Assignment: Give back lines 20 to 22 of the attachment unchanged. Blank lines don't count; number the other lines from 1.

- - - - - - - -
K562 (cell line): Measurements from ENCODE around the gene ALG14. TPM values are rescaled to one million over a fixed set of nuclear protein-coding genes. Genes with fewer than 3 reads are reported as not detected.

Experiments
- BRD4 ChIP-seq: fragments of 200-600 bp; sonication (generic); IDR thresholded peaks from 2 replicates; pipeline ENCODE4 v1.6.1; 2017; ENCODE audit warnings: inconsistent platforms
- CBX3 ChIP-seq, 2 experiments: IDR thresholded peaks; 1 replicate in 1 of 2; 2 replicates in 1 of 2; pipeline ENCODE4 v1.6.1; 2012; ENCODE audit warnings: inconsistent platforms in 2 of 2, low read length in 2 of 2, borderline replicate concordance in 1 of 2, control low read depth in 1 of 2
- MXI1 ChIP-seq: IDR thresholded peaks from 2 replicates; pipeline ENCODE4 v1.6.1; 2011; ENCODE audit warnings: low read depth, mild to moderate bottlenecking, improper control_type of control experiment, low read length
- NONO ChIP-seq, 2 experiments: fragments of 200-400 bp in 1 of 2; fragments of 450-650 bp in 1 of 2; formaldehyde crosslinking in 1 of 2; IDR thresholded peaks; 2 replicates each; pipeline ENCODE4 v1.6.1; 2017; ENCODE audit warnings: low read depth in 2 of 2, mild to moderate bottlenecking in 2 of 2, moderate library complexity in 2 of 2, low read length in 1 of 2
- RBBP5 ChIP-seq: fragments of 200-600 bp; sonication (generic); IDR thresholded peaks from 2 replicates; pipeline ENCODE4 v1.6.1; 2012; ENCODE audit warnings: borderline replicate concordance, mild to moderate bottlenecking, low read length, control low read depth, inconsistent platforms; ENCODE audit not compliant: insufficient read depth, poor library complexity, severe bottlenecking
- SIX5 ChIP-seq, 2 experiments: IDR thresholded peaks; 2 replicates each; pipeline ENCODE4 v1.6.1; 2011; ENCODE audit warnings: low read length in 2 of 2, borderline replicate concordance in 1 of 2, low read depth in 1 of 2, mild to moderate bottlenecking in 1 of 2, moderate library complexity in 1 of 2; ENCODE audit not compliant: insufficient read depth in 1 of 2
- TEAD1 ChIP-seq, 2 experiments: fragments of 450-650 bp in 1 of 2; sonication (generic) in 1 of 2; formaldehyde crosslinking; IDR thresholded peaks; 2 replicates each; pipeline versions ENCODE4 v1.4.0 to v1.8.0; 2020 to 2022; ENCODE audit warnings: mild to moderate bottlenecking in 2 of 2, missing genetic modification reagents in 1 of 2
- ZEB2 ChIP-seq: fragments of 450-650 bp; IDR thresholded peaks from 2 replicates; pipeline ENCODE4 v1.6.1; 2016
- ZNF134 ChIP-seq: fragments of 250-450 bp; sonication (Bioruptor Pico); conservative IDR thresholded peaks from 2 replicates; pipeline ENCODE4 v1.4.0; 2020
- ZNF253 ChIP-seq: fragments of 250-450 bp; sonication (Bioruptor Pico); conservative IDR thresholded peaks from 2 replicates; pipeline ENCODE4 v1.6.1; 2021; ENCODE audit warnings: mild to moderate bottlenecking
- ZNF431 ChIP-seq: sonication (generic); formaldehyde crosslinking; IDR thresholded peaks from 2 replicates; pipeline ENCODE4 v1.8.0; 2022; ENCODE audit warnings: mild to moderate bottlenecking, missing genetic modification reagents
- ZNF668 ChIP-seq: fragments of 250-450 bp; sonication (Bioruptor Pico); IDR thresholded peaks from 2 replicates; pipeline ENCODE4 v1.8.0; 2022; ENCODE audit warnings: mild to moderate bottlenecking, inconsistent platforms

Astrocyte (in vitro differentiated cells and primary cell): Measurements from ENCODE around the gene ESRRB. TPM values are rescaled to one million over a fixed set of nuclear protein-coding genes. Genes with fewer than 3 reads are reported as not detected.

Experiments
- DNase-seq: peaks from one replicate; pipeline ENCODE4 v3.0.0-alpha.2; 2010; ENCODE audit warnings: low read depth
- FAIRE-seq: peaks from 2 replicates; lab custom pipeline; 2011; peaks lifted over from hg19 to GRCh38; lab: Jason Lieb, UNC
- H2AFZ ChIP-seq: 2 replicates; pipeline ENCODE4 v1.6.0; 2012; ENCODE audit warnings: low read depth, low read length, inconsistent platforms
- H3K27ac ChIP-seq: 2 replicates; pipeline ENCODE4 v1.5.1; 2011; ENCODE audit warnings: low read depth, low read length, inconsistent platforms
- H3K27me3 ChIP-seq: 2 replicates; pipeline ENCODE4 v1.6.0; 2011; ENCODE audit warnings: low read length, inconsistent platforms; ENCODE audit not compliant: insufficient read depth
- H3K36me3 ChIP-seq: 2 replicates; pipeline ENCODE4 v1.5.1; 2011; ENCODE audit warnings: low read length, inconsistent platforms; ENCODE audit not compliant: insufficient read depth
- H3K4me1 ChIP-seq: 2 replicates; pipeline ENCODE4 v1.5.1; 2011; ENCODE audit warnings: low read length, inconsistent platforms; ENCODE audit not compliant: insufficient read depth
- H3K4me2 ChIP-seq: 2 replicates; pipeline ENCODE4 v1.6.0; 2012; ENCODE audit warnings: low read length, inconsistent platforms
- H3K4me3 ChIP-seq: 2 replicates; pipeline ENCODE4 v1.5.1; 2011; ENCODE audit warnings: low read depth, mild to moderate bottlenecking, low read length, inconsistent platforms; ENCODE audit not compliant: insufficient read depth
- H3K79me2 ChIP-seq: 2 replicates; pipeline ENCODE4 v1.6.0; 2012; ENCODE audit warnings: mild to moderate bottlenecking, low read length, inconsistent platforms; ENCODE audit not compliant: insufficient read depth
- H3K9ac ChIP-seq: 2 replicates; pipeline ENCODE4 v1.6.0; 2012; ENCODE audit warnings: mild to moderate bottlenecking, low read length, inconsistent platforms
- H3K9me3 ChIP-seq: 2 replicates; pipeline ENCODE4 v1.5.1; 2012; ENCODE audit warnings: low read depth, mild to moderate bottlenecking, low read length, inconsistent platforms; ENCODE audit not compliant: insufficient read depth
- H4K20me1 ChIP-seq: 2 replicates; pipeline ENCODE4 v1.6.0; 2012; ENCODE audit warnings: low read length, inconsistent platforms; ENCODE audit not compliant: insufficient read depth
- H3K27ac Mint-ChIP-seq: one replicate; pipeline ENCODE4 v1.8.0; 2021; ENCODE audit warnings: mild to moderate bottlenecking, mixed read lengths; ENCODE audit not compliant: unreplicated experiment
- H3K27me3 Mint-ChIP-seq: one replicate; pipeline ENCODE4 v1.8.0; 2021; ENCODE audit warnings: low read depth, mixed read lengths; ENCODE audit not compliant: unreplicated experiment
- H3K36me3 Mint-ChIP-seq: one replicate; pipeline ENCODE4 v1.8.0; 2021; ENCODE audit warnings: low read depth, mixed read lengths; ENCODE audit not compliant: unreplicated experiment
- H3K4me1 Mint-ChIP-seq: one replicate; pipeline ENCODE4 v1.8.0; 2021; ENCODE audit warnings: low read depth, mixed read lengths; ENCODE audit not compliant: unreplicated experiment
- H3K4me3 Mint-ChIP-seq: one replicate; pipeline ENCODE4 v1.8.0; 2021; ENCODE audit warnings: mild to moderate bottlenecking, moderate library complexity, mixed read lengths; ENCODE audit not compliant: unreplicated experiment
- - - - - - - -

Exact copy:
- H3K27ac ChIP-seq: 2 replicates; pipeline ENCODE4 v1.5.1; 2011; ENCODE audit warnings: low read depth, low read length, inconsistent platforms
- H3K27me3 ChIP-seq: 2 replicates; pipeline ENCODE4 v1.6.0; 2011; ENCODE audit warnings: low read length, inconsistent platforms; ENCODE audit not compliant: insufficient read depth
- H3K36me3 ChIP-seq: 2 replicates; pipeline ENCODE4 v1.5.1; 2011; ENCODE audit warnings: low read length, inconsistent platforms; ENCODE audit not compliant: insufficient read depth